In 2022, Fijian women made history by competing in their first every rugby world cup. Rugby is a way of life in Fiji – 10% of the entire population play on a team, and the other 89.999 per cent love to watch!

Although the Fijianas were the lowest ranked team in the World Cup, they beat South Africa in group play – and before the World Cup, they’d actually won the Australian Super W competition, which they had entered as a squad to get experience.

And you’d better believe these women are TOUGH. I’ve put a couple of videos in your episode notes to check out their intense training session running up sand dunes in 30 degree heat. Over. and over. and over again.

The Fijianas are also mentally tough. When they started playing, back in 1999, men would tell them to get off the field, go home and wash dishes. They tried and failed to qualify for the world cup in 2016, but they didn’t give up. They trained harder and harder, won the Oceania championship in both 2021 and 2022, and are now role models for many young women in Fiji.

I don’t know about you, but running up sand dunes is exhausting. I think it might be…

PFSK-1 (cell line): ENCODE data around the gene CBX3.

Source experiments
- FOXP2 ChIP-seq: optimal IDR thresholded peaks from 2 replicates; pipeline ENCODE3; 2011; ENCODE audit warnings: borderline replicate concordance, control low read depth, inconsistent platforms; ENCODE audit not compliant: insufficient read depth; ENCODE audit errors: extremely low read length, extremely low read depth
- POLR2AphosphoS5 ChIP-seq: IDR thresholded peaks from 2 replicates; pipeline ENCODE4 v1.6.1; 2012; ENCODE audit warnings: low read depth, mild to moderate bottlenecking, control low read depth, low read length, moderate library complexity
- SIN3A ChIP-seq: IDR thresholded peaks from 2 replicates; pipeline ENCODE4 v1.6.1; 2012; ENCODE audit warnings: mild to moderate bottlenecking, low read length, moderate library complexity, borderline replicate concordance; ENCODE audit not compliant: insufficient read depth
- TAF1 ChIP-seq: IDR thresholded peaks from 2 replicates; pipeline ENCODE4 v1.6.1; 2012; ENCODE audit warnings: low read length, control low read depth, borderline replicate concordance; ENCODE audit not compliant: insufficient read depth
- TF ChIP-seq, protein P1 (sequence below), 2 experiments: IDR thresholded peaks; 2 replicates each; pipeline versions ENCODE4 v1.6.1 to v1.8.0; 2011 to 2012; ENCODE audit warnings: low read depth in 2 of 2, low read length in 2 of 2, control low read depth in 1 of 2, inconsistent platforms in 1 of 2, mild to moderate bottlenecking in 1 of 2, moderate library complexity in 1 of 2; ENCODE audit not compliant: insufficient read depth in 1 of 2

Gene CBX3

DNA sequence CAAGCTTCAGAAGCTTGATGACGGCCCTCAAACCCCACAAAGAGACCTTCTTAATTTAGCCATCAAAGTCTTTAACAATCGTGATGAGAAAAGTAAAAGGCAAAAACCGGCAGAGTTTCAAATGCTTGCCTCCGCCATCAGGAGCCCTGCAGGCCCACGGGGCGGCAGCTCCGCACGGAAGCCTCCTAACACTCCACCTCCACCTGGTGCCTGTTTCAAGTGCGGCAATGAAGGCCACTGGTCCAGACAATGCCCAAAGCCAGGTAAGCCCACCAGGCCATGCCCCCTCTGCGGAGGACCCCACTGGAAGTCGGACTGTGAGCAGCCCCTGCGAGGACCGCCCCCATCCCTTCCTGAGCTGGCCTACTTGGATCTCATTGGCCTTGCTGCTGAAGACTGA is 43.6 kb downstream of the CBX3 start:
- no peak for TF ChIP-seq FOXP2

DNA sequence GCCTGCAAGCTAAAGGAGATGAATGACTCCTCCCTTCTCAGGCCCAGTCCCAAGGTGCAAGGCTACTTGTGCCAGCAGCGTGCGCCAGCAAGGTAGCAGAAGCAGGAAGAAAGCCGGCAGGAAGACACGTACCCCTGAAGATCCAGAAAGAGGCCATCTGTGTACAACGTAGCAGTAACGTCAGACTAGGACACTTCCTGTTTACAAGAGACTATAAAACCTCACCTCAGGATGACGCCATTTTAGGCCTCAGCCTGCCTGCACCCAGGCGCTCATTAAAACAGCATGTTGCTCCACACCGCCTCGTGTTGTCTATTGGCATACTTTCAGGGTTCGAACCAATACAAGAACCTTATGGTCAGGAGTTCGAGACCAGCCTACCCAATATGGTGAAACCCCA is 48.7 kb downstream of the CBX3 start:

The national dish of Fiji is called kokoda. It’s fresh caught fish that marinates for 8 hours in lime juice, coconut cream and herbs. Yum. I’ll put a recipe into your episode notes – it only requires a few ingredients, and a bit of patience!

There’s also a drink that’s really special to Fiji. It’s called Kava, and traditionally, if you enter a Fijian village you’re expected to bring a gift of a kava root. Everyone then sits in a circle, and the root is pounded to a pulp, mixed with water, and strained. The brew then goes into a coconut shell, and everyone takes turns drinking from it. The village chief goes first: he claps once; takes a gulp; then claps three times. Then passes it on.
Now, kava is a little bit like alcohol, so it’s only for adults, and they shouldn’t drink too much. But it’s an important, 3000 year old tradition… if you’re invited to drink from the kava bowl, you’ve been made welcome.

This is the part of the podcast where you get to test how well you’ve been listening.

Question 1. What’s the name of the line that allows us to stand in today and tomorrow?
Question 2. When Fijian women played their first rugby match in 1999, what did some men say they should go home and do?
Question 3. What’s the Fijian greeting that means “life”?